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NEWS | Sept. 21, 2020

Future New York Guard leaders learn lessons at Ticonderoga

By Sgt. Matthew Gunther New York National Guard

TICONDEROGA, NY – New York Army National Guard Soldiers selected as company commanders and first sergeants visited one of America’s most historic sites Sept. 16 to learn lessons from the past to apply to their future commands.

Three dozen students in the Company Commander and First Sergeant Pre-Command Course spent the day at Fort Ticonderoga, the site of pivotal battles in the French and Indian War and the American Revolution.

“It’s really interesting to me how much we relate to these guys so many years later,” said Capt. Andrew Carter of Schenectady.

Built by the French between 1755 and 1757, the fort controlled the portage route between Lake Champlain and Lake George. It was dubbed the Gibraltar of North America, and control of the fort allowed armies to move south from Canada to Albany and the Hudson Valley.

In 1759, 4,000 French Soldiers defeated 16,000 British and Americans who attempted to take the fort. And in 1776, the American Army surrendered the fort to the British.

But the pivotal American success at Ticonderoga came in May 1775. The Vermont militia, known as the Green Mountain Boys and led by Ethan Allen, along with militiamen from Connecticut and Massachusetts led by Col. Benedict Arnold, took the fort from a 48-man British garrison at the start of the American Revolution. The two debated who was in charge but eventually decided to cooperate on the attack on the fort.

The attack was critical in seizing the artillery pieces needed for the siege of British forces at Boston.

After crossing Lake Champlain from Vermont, Arnold and Allen surprised the commander of the British garrison in his bed and took control of the fort “in the name of the Great Jehovah and the Continental Congress,” according to Allen.

After the British surrendered, the Americans celebrated, getting drunk on 90 gallons of rum stored at the fort.

Eventually, the cannons at the fort were hauled across snowy New York, Connecticut and Massachusetts and emplaced on the heights above Boston by Henry Knox, the commander of the Continental Army’s artillery. The threat of those guns forced the British to leave Boston on March 17, 1776.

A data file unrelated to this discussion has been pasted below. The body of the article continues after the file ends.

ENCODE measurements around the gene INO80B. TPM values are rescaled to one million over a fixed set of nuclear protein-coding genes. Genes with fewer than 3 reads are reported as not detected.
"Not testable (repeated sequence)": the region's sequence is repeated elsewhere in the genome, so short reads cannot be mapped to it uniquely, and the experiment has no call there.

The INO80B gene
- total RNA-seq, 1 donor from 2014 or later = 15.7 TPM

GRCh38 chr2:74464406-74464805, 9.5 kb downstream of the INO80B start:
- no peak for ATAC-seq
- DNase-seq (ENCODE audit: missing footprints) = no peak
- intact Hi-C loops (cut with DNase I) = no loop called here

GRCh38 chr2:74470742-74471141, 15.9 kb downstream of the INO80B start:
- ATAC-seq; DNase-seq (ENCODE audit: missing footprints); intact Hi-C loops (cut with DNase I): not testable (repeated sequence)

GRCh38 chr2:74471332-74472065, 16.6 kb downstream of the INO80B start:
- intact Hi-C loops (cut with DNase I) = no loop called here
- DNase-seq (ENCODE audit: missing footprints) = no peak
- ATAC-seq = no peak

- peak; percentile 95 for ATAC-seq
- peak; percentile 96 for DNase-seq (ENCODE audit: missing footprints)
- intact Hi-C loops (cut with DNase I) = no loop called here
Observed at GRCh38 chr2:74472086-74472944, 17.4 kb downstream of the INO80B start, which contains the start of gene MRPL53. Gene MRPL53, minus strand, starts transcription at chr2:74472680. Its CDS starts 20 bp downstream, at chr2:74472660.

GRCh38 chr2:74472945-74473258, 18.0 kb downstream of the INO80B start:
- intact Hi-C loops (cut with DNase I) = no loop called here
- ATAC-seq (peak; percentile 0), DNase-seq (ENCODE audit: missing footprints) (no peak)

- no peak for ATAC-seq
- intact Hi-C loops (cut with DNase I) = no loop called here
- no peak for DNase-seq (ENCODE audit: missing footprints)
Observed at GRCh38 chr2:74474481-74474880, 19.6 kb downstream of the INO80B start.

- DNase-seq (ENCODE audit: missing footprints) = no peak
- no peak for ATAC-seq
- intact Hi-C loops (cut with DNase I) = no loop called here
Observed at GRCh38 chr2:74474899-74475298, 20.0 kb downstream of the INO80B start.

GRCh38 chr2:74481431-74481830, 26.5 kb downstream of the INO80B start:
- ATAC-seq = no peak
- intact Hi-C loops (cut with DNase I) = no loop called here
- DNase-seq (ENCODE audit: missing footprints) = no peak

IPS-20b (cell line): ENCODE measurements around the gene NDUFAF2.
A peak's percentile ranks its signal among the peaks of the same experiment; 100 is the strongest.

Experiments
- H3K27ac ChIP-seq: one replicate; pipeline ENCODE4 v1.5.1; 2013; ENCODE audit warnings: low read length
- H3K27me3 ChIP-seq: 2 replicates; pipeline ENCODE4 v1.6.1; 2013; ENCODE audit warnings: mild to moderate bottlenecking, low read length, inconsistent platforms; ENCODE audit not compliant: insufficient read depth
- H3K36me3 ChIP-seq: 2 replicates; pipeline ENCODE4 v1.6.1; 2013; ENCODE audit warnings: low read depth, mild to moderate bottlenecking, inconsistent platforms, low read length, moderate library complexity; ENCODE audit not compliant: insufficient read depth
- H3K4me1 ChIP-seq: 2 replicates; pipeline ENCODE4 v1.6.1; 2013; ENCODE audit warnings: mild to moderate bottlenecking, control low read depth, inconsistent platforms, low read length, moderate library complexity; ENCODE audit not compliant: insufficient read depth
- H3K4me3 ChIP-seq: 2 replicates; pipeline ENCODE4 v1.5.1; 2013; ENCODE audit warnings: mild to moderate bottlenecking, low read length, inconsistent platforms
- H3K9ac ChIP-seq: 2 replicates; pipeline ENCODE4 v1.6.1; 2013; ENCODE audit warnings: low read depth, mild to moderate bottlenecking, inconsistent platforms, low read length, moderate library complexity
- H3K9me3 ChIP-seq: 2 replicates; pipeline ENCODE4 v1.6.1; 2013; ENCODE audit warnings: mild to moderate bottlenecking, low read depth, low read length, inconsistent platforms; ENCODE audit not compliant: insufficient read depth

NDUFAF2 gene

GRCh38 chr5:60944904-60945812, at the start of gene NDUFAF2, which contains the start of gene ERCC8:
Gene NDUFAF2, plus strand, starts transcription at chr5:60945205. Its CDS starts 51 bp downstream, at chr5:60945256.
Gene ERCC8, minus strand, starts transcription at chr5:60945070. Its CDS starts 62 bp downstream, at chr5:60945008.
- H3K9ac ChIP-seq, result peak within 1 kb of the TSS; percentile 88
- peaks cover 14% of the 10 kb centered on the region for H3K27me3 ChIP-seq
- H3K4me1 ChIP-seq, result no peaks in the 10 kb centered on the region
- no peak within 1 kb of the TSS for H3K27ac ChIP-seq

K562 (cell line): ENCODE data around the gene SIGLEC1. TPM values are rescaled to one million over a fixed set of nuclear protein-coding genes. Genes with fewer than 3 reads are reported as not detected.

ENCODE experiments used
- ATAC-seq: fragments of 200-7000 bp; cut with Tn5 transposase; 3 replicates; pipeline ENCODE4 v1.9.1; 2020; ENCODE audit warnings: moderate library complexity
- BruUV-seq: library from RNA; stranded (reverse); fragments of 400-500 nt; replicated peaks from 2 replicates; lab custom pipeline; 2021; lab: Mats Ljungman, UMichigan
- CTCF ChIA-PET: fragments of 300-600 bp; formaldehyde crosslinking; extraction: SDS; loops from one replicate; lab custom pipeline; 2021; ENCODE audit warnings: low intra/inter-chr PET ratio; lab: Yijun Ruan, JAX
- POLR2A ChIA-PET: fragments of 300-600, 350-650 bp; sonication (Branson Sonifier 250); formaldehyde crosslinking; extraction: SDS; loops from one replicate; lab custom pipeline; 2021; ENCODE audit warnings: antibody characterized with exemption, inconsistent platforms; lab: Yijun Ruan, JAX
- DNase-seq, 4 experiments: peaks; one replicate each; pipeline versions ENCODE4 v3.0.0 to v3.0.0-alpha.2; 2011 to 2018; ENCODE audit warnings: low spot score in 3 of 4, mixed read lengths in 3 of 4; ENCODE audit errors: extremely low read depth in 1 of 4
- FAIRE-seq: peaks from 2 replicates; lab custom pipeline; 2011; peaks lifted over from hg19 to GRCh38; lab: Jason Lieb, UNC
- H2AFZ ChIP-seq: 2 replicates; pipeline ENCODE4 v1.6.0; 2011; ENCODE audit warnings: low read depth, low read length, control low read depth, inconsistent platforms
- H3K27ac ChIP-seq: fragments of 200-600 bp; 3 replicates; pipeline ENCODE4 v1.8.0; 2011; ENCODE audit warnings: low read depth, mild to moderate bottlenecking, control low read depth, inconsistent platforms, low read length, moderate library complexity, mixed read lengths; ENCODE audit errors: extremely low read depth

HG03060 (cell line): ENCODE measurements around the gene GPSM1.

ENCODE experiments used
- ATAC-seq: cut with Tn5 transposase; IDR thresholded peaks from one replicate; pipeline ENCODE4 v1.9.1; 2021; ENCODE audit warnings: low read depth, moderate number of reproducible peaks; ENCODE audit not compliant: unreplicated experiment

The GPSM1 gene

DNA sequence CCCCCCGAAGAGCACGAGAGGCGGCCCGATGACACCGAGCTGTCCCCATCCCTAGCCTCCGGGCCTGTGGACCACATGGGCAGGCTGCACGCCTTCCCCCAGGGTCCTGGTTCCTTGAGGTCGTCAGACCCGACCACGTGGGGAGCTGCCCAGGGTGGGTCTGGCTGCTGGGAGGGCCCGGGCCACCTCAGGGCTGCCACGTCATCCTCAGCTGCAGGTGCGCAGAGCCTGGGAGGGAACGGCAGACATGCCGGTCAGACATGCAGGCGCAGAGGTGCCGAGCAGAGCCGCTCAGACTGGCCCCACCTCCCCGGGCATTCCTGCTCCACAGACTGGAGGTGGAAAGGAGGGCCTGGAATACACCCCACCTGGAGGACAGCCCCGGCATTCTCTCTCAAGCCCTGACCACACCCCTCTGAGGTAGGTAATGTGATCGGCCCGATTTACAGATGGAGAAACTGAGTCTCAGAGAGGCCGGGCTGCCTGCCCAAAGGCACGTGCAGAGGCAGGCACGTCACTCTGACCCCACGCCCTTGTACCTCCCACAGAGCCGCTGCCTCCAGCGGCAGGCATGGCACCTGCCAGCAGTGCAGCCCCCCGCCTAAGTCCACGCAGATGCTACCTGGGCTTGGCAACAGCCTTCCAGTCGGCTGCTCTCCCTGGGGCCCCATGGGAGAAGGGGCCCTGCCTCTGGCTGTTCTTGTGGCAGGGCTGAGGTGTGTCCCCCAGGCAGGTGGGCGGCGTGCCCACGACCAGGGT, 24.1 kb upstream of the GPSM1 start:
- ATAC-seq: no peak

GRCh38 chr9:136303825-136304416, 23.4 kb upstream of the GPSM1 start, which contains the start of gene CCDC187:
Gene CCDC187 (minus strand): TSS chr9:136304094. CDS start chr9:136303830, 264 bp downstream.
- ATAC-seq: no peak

The history of that 1775 raid was the focus of instruction for the New York Army Guard officers and NCOs.

“I love delving into the many battles that took place here, such as Benedict Arnold and Ethan Allen taking the fort from the British in 1775,” said Capt. Joshua Williams. “This allowed them to send the cannons to Boston, which they used to drive the British from the city, a pivotal moment in American history.”

“From the point of view of the leadership at the time, their challenges to overcome weren’t much different than ours,” Carter said. “There is a lot to be learned from the choices they made.”

The Soldiers flew in UH-60 Black Hawk helicopters from Saratoga County Airport to Ticonderoga, providing them with an impressive aerial view of the site.

Capt. Ryan Gonch of Albany said he enjoyed the dynamic nature of the day’s events.

“It’s a microcosm of our job as leaders. We began the day with transporting this group in UH-60’s to this site, which has its own set of challenges,” he said. “Then we get here and must change gears to absorb the history and lessons learned from this historic site.”

 

 

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